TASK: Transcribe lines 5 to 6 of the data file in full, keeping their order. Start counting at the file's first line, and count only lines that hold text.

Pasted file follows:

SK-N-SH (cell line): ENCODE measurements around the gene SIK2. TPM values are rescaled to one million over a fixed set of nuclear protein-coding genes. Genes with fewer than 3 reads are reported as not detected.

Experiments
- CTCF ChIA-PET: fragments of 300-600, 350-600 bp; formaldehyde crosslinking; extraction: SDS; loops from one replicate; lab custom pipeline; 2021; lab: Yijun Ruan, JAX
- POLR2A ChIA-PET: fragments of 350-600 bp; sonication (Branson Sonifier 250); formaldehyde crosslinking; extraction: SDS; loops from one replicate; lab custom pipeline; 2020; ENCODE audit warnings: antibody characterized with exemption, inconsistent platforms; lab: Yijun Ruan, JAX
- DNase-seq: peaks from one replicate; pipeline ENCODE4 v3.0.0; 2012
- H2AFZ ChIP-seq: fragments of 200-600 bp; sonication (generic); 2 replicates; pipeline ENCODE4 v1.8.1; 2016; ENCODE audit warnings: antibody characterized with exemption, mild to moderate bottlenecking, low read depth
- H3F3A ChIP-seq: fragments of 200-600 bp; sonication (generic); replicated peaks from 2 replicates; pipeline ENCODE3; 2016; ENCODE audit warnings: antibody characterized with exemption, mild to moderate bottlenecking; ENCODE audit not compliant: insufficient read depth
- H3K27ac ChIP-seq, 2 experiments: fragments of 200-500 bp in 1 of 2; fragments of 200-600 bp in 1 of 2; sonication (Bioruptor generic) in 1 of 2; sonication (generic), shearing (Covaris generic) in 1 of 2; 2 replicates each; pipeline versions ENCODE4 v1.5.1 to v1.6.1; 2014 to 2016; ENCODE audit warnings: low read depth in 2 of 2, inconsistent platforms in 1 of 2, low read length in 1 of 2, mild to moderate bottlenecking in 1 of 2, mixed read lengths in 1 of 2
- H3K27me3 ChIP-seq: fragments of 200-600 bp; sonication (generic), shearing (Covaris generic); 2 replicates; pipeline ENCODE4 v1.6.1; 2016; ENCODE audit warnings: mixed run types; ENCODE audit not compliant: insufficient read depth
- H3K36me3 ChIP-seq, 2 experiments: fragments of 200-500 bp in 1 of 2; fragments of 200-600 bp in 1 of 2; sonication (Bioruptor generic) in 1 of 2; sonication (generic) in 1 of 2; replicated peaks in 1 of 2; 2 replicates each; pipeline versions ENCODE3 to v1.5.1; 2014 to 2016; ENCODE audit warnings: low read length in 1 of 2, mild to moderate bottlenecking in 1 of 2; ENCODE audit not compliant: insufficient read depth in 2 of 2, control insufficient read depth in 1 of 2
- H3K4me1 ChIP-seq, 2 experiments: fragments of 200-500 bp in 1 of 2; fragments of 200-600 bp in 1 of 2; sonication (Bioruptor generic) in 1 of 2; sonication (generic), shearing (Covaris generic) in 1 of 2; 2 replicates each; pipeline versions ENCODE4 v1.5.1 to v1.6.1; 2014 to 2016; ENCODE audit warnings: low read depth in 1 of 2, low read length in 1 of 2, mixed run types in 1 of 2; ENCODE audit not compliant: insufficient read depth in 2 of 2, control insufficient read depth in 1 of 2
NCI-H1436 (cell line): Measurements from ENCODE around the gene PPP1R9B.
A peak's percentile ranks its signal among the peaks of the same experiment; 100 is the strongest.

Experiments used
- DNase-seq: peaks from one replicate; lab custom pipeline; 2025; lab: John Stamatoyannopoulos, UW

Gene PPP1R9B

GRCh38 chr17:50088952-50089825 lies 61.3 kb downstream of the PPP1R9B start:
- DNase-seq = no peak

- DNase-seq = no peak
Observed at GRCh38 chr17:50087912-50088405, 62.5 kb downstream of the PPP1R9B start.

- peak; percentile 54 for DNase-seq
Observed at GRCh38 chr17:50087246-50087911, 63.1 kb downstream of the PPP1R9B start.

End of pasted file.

- DNase-seq: peaks from one replicate; pipeline ENCODE4 v3.0.0; 2012
- H2AFZ ChIP-seq: fragments of 200-600 bp; sonication (generic); 2 replicates; pipeline ENCODE4 v1.8.1; 2016; ENCODE audit warnings: antibody characterized with exemption, mild to moderate bottlenecking, low read depth